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Call today for a free estimate
North America: +1-918-437-5400
South America: +56-2-2243-9345
Australia-Asia-NZ: +64-3-545-0445

Heat Treatments for Austenitic Stainless Steels

by Products

Introduction

Unlike martensitic steels, the austenitic stainless steels are not hardenable by heat treatment as no phase changes occur on heating or cooling.
Softening is done by heating in the 1050/ 11200°C range, ideally followed by rapid cooling.
This is of course the complete opposite to martensitic steels, where this sort of treatment would harden the steel.

Apart from inter-stage annealing during complex or severe forming operations, for many applications, final stress relieving austenitic stainless steel products is not normally needed.

Effect of residual stresses

Cold worked austenitic stainless steels will contain some ‘strain induced’ martensite, which, as well as making the steel partially ‘ferro-magnetic’, can also reduce the corrosion resistance.
A highly stressed cold worked structure may also have lower general corrosion resistance than a fully softened austenitic structure.

The main hazard is stress corrosion cracking (SCC), which relies on tensile stresses as part of the failure mechanism.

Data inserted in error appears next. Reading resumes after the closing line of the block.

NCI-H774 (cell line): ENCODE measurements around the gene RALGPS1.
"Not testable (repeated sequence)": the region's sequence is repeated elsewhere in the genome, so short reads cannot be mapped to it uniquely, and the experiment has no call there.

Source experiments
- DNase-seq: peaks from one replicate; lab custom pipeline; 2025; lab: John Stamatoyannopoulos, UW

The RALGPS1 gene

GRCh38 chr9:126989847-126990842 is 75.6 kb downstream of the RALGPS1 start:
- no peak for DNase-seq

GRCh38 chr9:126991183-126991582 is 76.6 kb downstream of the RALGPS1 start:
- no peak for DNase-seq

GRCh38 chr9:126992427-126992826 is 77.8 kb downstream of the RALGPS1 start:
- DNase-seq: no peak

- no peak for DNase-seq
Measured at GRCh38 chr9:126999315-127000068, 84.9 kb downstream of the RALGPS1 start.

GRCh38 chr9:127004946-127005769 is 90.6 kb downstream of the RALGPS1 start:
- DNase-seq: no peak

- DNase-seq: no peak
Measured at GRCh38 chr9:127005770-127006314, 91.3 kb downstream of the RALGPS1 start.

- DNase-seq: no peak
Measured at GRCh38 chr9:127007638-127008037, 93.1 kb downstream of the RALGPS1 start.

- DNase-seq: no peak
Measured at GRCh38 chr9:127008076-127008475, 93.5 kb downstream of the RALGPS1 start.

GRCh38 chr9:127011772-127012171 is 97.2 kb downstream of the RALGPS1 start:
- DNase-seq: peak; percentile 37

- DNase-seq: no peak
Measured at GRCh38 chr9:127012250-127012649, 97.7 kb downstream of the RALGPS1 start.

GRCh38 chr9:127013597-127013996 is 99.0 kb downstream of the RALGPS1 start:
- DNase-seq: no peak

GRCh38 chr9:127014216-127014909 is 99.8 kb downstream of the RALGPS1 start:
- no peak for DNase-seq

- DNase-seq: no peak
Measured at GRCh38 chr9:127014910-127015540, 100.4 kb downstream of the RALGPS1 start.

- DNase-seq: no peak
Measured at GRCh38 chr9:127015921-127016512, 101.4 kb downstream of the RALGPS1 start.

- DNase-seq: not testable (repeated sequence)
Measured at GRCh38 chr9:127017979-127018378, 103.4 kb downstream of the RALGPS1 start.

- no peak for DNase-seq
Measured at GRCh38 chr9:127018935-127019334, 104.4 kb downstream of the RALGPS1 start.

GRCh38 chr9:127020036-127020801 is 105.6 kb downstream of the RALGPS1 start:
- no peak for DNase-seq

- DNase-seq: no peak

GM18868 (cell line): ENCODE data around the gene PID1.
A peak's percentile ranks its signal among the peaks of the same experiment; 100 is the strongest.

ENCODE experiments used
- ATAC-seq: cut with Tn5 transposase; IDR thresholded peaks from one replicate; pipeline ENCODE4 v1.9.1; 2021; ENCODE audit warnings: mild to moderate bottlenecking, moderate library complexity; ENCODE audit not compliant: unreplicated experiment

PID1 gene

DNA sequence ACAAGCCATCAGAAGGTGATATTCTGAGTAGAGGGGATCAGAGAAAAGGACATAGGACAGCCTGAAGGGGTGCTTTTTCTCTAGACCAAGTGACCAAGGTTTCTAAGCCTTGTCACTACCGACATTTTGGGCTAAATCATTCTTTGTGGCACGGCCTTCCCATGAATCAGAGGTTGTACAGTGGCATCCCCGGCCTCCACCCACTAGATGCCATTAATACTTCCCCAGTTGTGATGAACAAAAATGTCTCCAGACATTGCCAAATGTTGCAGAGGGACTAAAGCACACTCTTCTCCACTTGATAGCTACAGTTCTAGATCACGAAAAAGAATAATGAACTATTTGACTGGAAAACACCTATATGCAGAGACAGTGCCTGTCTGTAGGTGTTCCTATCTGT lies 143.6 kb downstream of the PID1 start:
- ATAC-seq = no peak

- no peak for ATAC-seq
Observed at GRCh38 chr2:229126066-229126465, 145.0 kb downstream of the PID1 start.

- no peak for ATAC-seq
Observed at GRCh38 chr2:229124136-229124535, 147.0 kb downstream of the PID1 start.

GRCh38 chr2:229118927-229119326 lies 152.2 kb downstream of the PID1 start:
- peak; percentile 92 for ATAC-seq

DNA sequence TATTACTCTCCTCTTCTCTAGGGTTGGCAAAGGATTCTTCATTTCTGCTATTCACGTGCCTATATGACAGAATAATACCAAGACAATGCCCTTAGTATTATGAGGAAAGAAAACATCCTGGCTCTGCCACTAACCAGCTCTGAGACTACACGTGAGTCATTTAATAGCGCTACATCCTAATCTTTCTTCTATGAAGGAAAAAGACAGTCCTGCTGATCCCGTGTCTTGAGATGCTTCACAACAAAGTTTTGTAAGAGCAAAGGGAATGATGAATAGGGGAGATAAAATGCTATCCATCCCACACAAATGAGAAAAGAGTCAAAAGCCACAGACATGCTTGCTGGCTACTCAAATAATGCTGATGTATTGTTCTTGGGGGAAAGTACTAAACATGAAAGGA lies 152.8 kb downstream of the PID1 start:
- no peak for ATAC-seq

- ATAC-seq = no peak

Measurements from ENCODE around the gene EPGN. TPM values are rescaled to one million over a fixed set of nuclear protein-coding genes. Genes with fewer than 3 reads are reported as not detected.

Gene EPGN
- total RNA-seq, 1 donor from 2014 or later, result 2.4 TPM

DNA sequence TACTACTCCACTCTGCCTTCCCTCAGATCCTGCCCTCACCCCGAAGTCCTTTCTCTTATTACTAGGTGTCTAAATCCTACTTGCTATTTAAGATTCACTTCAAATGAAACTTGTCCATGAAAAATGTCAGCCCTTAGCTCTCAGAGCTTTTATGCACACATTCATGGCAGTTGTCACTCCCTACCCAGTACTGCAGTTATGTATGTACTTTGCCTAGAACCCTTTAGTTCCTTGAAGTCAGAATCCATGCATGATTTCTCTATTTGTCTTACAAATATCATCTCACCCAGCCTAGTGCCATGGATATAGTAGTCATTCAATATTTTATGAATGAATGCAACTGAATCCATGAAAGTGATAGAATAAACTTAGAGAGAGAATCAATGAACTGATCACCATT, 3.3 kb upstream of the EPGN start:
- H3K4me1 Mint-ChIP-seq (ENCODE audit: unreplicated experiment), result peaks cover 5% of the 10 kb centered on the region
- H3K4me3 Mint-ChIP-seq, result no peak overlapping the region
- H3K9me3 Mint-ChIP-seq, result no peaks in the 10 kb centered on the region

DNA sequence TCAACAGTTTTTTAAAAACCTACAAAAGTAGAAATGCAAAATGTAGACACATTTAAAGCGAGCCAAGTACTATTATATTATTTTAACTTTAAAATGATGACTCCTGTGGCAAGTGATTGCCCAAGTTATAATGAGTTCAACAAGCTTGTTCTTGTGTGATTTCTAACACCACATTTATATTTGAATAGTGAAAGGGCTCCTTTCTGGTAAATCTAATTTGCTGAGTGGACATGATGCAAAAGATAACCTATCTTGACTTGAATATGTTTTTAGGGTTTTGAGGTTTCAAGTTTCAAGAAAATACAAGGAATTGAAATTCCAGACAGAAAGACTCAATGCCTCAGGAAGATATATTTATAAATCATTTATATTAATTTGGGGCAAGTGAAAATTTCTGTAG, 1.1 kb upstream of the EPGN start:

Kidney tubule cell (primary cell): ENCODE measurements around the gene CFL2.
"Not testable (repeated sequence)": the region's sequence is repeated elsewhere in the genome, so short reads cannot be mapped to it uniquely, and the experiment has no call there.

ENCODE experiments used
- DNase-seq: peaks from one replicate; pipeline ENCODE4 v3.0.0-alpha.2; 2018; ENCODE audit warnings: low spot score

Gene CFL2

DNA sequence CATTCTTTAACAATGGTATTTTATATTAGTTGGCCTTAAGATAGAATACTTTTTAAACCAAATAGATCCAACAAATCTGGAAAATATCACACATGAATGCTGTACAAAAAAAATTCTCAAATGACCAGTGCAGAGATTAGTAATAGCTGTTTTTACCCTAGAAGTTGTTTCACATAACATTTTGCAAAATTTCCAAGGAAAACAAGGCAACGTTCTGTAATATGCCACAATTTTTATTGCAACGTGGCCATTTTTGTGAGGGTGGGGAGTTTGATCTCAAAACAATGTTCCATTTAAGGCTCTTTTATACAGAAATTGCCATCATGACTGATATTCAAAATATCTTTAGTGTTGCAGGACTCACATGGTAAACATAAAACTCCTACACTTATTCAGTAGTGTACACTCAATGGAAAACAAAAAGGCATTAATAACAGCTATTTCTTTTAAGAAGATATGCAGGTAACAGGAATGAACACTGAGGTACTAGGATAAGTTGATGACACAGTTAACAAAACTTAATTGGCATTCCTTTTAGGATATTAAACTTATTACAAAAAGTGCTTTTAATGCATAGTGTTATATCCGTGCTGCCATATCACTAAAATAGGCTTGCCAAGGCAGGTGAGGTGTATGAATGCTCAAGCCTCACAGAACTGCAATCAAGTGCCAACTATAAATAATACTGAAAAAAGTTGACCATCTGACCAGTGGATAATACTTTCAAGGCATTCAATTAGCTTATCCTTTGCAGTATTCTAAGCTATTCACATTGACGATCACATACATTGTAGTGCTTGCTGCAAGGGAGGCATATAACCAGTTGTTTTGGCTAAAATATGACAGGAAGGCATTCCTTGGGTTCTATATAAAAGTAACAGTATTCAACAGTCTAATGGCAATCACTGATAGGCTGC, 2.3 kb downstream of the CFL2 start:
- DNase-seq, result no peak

Stress relieving removes such residual tensile stresses and so improves the SCC resistance.

The other main reason for stress relieving is to provide dimensional or shape stability. The risk of distortion can be reduced during forming or machining operations by stress relieving.

The approach to heat treatment selection

A full solution anneal stress-relieving heat treatment will re-transform any martensite formed back to austenite. (This will also give the lowest magnetic permeability possible for any particular grade.)
Slow cooling is advisable to avoid introducing distortion problems or residual thermal tensile stresses and so the risk of sensitisation during a slow cool may have to be accepted.

The temperature ranges used in stress relieving must avoid sensitising the steel to corrosion or the formation of embrittling precipitates.
As a general guideline, it is advisable that the range 480-900°C is avoided.
The low carbon (304L or 316L) or the stabilised (321 or 347) types should not be at risk from corrosion sensitisation during stress relieving treatments.

Stress relieving treatments for austenitic stainless steels

The table shows alternative treatments in order of preference.

Process or Corrosion HazardSteel Grade Types
Standard Carbon 304, 316Low Carbon 304L, 316LStabilised 321, 347
Annealing following severe formingCA,CA,C
Forming interstage annealingC(A,B)A,B,CB,A,C
Post welding heavy sections and/or high service loading applicationsCA,C,BA,C,B
Dimensional stabilityDDD
Severe SCC risk in serviceNote 1A,BB,A
Some risk of SCC in serviceCA,B,CB,A,C

Note 1
Standard carbon grades are susceptible to intergranular corrosion (ICC) on slow cooling treatments. Fast cooling treatments are not advisable as residual tensile stresses could result in SCC.

Note 2
Treatment B is also intended to reduce the risk of “knife-line” attack in the stabilised grades. This form of attack is due to the solution of titanium or niobium carbides at higher annealing temperatures.

Heat Treatment Codes

CodeTreatment Cycle
A1050 / 1120°C, slow cool
B900°C, slow cool
C1050 / 1120°C, fast cool
D210 / 475°C slow cool (approx. 4 hours per 25mm of section)

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